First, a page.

Introgressions of Lycopersicon pennellii improve growth and development of greenhouse tomatoes

S. Manga Owona

Research output: Thesisinternal PhD, WU


This thesis focused on the possibilities to improve greenhouse tomato (Lycopersicon esculentum cv. Moneymaker) in terms of yield. The domestic tomato has a very narrow genetic base which makes breeding for better performance a difficult task. The wild, crossable relatives of tomato present the possibility to introduce more variation in the gene pool of the cultivated tomato. An example of such an accession is Lycopersicon pennellii LA716. We used a classical approach for crop improvement while exploiting modern technological tools. The approach consists of introducing genetic variation by making crosses using L. pennellii LA716 as a male parent followed by recurrent backcrossing to greenhouse tomato and selecting for interesting traits in the hybrid progenies. The genetic variation emerging in the progenies of the interspecific cross was immortalized through the creation of a backcross inbred line library (BIL-population). A BIL-library is a group of genotypes with single introgressions which gives together a total coverage of the L. pennellii LA716 genome.The focus was not only on economic yield which by definition is the biomass allocated to the harvestable organs (fruits). But yield was also examined in a broader biological sense as total above ground biomass produced though out the period of growth. Further, we seek an understanding of growth, development and physiological processes which underlie yield. Relative growth rate (RGR) and its major physiological components; net assimilation rate (NAR) and leaf area ratio (LAR) were analyzed. The results of a growth, development, and physiological analysis conducted on old cultivars representing genetic variation in domesticated tomato cultivars fromEuropeshowed that genetic differences and the pattern of change in RGR during plant development are genotype specific. Correlation studies showed that genetic differences in RGR are directly affected by variations in NAR which is a measure for the efficiency of assimilation of photosynthates to biomass.Growth analyses enabled the identification of three BILs giving better growth in greenhouse tomato. BIL1.2, BIL2.3 and BIL8.2 showed an increase in RGR in the range of 5-3%, 15-4%, and 10-3% respectively. The faster RGR's observed in BIL1.2, BIL2.3 and BIL8.2 effected end point biomass production with respective increases of 16%, 22% and 3%. Additionally the results of BIL1.2 and BIL8.2 showed that the pattern of change (delta RGR) during plant development plays also a strong role in crop performance.Yield analysis showed that BIL1.2 and BIL2.3 produced 17-20% respectively 3% more fresh fruits. BILs 1.2, 2.3 and 8.2 produced about 16%, 22% and 3% more biomass (dry matter). Also, interesting trends in biomass allocation were observed, such as BIL1.2 which produced 20% more fresh fruits but only 16% more biomass. This was clearly different in BIL2.3 which produced 3% more fresh fruits but an amazing 22% more biomass. Finally BIL8.2 with 0.5% more fresh fruits produced 3% more biomass than Moneymaker. This shows that different BILs have different biomass allocation patterns and prompted us to execute a thorough analysis of biomass allocations to the above plant organs such as fruits, stem and leaves. It was seen that the biomass partitioning patterns were genotype specific and were controlled by either the presence of homozygous introgressions of L. pennellii LA716 or the absence of the replaced Moneymaker segment. The results suggested that BIL5.3 and BIL12.2 have a more efficient biomass allocation to the fruits. A tempting calculation shows that BIL2.3 in combination with the introgression of BIL5.3 or BIL 12.2 can give a potential 20-41% yield advantage.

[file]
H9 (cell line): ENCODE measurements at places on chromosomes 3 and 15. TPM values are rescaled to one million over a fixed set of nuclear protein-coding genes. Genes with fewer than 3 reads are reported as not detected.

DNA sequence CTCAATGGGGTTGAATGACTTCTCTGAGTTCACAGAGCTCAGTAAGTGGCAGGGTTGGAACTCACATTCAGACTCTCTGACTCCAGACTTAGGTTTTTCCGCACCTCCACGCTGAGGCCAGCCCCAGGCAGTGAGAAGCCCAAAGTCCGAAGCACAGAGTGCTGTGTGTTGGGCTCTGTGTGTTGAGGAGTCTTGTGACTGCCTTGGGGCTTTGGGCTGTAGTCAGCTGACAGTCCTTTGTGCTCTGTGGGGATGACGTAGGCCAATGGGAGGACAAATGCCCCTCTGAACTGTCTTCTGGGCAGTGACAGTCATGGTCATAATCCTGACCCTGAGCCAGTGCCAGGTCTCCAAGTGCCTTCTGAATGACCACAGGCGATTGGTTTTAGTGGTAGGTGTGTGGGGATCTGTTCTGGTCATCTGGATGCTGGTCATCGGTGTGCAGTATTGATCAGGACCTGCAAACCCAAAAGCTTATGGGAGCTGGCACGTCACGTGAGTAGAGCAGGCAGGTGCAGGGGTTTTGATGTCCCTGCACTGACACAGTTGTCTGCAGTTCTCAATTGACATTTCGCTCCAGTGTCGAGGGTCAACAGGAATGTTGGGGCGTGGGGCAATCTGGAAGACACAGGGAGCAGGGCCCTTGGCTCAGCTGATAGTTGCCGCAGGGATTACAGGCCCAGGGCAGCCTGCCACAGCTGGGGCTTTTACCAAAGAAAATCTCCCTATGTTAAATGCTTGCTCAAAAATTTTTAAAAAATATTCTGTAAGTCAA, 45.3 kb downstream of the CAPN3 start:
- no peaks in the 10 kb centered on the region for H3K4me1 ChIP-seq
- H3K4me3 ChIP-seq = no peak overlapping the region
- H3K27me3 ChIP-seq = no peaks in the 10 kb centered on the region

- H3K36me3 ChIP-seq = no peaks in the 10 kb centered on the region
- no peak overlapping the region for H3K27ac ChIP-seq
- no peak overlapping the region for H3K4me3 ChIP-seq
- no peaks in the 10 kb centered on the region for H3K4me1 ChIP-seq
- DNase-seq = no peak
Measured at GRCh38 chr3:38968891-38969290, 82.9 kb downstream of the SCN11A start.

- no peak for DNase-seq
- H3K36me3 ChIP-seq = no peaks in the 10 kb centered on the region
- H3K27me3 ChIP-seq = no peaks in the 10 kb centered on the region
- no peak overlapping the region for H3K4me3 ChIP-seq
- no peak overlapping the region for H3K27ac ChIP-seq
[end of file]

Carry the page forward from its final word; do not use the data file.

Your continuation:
Original languageEnglish
QualificationDoctor of Philosophy
Awarding Institution
  • Wageningen University
  • Stam, P., Promotor
  • Lindhout, Pim, Co-promotor
Award date14 Oct 2005
Place of Publication[S.l.]
Print ISBNs9789085043010
Publication statusPublished - 2005


  • solanum lycopersicum
  • solanum pennellii
  • tomatoes
  • introgression
  • backcrosses
  • inbred lines
  • quantitative traits
  • transgression
  • growth
  • plant development


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